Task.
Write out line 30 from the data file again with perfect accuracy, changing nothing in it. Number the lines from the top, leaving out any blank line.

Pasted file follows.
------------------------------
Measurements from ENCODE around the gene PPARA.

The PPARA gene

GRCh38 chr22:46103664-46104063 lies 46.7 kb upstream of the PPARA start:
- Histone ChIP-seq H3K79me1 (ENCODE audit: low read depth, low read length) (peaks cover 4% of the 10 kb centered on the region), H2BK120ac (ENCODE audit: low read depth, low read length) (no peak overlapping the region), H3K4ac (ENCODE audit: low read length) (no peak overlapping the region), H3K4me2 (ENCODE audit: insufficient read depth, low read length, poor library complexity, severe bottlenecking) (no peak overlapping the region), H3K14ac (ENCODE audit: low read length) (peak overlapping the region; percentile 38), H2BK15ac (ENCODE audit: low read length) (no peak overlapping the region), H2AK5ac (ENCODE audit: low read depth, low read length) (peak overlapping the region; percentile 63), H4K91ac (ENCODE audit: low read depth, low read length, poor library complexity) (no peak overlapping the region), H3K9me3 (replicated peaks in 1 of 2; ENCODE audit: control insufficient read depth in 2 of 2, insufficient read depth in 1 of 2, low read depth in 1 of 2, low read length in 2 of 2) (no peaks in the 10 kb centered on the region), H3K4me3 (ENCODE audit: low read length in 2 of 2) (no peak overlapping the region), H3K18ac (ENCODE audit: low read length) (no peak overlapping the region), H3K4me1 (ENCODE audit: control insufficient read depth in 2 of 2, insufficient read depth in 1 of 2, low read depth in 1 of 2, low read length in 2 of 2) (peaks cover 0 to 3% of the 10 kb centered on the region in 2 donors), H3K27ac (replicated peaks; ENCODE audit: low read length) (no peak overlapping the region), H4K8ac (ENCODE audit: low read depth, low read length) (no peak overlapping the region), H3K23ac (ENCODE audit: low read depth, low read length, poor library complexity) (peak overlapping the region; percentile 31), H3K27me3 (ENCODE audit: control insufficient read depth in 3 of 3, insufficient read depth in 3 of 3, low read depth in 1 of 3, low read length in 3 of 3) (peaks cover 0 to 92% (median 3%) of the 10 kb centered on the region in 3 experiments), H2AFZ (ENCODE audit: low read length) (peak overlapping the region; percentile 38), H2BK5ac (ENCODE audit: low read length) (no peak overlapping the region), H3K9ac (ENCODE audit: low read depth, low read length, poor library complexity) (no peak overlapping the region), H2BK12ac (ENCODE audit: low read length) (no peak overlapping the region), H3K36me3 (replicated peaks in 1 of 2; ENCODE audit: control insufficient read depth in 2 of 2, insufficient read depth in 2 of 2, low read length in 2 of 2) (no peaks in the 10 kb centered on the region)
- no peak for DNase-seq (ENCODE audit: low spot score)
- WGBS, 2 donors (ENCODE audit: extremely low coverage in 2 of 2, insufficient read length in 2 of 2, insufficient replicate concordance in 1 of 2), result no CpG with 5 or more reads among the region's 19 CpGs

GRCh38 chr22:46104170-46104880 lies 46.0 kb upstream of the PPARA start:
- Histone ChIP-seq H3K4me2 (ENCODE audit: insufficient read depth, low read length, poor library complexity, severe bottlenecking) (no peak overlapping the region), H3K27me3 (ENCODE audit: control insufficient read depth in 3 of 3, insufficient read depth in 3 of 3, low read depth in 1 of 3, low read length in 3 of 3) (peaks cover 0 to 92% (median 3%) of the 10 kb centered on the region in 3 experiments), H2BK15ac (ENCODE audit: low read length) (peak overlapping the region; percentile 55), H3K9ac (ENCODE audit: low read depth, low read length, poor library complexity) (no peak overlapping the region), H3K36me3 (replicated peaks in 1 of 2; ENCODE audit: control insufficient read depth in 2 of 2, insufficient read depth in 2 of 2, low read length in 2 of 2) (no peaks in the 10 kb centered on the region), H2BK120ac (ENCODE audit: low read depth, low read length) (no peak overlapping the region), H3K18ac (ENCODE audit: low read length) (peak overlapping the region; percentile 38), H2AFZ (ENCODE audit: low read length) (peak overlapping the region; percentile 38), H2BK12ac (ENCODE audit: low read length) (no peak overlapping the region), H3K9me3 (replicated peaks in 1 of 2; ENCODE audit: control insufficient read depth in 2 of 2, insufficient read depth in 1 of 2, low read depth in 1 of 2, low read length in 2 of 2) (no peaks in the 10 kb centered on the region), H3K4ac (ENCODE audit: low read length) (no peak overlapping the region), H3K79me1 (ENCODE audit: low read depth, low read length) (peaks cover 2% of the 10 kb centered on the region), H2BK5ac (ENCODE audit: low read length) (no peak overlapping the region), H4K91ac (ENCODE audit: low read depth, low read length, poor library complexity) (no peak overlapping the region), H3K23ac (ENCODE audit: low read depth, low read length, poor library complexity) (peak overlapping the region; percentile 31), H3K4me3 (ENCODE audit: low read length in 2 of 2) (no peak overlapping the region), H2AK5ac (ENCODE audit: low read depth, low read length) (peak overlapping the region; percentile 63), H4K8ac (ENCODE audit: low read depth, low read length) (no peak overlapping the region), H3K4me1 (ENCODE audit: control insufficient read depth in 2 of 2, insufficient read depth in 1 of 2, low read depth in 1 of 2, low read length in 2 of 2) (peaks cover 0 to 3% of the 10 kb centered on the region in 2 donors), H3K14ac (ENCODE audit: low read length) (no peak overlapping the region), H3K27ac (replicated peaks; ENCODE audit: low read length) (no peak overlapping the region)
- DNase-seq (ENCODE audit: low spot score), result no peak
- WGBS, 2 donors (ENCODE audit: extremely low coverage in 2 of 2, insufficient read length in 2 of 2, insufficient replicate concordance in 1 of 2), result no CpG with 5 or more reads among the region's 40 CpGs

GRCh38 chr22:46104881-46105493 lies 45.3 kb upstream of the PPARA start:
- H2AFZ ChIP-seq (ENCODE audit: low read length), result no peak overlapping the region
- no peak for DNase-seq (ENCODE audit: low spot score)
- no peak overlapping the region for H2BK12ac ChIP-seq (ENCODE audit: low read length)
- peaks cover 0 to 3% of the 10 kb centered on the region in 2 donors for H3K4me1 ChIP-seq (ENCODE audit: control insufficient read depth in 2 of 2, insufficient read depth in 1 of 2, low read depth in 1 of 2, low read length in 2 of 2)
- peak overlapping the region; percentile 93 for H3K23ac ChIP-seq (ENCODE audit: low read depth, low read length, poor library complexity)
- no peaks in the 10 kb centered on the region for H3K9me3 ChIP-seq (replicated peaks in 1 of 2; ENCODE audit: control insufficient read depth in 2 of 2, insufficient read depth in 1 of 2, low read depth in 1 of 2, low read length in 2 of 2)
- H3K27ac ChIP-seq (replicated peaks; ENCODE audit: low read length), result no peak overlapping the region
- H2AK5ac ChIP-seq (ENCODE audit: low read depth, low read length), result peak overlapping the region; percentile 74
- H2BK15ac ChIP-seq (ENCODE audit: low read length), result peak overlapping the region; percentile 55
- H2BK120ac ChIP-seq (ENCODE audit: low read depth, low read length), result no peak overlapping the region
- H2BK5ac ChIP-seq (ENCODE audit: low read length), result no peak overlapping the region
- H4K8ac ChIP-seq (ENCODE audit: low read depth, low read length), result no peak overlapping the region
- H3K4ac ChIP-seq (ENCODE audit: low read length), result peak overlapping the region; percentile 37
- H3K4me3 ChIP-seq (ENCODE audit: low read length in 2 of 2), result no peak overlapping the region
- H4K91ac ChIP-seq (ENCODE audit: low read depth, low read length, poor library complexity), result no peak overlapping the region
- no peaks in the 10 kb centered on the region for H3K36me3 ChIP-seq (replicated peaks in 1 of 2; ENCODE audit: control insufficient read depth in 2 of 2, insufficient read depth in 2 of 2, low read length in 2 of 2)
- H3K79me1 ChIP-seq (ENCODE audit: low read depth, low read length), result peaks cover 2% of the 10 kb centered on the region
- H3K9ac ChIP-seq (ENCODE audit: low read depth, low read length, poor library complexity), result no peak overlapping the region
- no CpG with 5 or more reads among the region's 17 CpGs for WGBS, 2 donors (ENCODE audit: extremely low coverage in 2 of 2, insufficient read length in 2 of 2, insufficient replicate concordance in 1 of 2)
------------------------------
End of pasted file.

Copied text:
- no CpG with 5 or more reads among the region's 17 CpGs for WGBS, 2 donors (ENCODE audit: extremely low coverage in 2 of 2, insufficient read length in 2 of 2, insufficient replicate concordance in 1 of 2)